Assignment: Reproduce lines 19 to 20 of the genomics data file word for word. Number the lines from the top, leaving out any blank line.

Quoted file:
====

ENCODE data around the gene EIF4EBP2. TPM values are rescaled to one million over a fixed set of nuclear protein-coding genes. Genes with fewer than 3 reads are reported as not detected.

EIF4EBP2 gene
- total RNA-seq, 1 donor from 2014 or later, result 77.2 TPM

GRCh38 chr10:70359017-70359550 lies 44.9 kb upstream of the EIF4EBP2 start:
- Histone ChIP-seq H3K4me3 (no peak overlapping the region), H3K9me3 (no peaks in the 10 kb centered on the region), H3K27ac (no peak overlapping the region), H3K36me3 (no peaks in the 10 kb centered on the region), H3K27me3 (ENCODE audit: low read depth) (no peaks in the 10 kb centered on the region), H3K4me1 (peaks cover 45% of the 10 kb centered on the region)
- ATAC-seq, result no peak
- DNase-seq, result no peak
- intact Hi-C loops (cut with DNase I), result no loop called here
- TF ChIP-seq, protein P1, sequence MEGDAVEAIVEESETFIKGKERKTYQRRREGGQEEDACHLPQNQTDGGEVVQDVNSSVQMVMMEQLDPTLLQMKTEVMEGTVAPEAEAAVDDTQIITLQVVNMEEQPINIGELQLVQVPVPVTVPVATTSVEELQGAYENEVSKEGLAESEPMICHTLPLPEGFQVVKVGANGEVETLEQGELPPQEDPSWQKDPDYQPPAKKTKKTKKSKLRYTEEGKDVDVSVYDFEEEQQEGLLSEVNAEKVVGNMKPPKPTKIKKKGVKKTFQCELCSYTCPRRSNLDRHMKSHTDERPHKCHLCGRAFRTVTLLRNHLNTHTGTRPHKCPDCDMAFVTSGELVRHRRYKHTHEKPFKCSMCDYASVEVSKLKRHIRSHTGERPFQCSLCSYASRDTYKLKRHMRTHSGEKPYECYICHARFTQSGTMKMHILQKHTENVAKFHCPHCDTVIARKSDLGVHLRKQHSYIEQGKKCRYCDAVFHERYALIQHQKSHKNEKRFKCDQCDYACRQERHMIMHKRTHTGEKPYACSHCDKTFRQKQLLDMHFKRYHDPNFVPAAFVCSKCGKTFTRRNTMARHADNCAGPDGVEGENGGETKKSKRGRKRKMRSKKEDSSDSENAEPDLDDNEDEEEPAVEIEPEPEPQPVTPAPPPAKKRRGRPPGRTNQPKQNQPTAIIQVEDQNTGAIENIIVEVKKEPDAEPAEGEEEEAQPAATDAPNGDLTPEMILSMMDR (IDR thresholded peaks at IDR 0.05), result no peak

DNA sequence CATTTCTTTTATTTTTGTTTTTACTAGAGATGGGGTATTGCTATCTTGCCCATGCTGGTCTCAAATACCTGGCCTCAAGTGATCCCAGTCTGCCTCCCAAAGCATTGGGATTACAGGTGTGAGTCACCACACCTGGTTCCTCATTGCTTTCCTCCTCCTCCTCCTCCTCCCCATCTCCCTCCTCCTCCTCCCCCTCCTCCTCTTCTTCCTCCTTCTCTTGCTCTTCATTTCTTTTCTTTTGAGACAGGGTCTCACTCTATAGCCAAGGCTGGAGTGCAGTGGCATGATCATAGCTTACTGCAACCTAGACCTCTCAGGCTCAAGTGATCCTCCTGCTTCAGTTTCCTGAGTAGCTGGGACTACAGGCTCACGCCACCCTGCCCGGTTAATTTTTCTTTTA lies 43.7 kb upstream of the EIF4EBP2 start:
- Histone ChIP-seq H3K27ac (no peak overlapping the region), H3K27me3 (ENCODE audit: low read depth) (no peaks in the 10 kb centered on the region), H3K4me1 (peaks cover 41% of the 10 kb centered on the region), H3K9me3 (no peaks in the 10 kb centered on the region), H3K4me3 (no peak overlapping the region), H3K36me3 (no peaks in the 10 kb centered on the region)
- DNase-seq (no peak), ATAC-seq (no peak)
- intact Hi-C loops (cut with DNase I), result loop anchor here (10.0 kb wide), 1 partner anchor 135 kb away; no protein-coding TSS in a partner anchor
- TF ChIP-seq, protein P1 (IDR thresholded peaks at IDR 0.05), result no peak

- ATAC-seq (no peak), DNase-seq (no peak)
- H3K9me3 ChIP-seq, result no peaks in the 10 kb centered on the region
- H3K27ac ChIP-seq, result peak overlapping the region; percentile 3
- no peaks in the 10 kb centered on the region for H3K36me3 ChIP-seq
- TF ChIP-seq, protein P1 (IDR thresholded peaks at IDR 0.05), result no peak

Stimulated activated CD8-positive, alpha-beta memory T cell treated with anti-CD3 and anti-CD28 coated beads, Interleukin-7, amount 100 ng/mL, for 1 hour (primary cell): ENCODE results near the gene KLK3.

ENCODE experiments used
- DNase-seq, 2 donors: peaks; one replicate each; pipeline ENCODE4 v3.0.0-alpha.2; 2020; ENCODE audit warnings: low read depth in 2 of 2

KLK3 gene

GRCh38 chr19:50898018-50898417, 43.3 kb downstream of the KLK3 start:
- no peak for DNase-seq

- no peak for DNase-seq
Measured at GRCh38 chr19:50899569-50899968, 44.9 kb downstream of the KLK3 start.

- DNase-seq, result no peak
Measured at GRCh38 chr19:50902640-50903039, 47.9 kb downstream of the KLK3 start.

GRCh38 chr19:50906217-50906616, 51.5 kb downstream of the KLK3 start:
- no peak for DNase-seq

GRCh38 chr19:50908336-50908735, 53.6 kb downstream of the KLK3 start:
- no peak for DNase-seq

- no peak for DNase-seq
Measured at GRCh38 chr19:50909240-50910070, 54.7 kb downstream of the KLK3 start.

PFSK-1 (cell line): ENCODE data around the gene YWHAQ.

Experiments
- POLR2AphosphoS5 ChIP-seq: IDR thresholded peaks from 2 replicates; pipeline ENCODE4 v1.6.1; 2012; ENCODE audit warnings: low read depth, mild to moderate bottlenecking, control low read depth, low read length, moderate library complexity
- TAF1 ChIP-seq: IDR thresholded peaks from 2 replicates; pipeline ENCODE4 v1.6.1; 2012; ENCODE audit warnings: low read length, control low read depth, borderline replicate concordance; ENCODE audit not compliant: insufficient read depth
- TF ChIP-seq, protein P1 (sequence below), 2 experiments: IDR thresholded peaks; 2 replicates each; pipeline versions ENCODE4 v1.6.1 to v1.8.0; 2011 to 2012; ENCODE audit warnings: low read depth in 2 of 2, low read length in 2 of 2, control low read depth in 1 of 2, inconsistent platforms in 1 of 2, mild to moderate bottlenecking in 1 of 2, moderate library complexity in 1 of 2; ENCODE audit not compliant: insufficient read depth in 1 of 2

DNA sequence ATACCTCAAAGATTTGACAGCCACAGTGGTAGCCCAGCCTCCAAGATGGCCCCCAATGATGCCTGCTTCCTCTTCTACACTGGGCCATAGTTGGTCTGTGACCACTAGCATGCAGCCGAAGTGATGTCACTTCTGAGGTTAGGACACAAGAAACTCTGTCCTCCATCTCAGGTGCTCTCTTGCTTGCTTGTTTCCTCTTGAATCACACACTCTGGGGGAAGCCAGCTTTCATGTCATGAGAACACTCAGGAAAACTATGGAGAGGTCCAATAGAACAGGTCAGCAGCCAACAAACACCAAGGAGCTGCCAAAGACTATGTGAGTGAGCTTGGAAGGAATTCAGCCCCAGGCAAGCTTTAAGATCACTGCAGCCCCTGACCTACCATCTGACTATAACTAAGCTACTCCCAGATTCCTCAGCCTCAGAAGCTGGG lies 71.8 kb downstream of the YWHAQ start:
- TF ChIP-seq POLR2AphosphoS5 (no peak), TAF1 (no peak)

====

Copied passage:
- TF ChIP-seq, protein P1 (IDR thresholded peaks at IDR 0.05), result no peak

Stimulated activated CD8-positive, alpha-beta memory T cell treated with anti-CD3 and anti-CD28 coated beads, Interleukin-7, amount 100 ng/mL, for 1 hour (primary cell): ENCODE results near the gene KLK3.